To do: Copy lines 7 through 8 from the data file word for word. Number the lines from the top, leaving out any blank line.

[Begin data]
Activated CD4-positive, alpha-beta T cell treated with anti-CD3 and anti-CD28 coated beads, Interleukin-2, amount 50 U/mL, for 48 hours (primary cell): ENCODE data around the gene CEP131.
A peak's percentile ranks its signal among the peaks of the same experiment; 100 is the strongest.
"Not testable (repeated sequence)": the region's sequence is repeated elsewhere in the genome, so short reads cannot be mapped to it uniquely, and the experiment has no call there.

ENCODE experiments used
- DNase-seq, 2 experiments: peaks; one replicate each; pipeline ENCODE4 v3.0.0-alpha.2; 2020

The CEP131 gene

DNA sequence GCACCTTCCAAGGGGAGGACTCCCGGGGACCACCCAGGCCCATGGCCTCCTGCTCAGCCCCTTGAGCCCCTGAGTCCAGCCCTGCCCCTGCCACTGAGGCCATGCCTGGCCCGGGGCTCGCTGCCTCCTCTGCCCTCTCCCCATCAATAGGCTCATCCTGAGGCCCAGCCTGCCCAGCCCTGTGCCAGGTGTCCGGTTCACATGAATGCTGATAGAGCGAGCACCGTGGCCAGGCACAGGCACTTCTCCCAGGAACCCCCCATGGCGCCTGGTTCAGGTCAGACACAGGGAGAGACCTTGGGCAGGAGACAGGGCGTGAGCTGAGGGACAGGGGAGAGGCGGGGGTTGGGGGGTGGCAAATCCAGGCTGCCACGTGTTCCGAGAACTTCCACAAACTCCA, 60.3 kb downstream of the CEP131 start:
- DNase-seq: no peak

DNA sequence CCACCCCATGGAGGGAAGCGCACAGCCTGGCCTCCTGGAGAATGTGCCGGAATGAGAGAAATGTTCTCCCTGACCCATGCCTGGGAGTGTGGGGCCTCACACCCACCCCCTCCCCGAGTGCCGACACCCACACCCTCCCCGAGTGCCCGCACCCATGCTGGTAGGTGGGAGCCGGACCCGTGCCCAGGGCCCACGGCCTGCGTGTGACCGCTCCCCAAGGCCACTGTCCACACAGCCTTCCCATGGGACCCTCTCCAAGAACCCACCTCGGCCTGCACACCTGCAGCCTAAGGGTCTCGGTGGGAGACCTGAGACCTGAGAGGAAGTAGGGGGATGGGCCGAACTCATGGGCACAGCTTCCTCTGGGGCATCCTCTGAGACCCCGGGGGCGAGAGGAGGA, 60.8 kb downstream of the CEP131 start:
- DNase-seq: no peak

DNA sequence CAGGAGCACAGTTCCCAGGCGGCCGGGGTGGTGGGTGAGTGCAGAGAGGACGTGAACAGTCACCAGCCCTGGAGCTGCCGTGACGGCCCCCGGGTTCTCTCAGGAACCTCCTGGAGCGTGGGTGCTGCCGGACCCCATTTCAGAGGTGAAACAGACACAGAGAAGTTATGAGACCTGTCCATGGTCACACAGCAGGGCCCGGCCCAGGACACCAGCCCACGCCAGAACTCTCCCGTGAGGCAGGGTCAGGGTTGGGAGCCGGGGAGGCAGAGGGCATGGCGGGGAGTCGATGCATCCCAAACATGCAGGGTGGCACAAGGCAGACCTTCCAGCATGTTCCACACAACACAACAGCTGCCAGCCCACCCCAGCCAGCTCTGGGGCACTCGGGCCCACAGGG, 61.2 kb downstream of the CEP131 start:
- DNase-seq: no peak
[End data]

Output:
DNA sequence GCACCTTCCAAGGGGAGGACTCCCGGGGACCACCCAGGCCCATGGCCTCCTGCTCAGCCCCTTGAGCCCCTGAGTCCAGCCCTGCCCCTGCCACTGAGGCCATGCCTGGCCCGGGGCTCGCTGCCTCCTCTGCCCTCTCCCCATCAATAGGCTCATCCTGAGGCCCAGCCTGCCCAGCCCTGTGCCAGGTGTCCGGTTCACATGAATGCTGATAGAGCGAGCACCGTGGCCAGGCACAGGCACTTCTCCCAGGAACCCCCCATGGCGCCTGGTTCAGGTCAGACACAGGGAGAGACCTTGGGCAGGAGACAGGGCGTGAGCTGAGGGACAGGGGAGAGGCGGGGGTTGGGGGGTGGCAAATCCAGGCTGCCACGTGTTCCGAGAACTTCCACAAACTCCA, 60.3 kb downstream of the CEP131 start:
- DNase-seq: no peak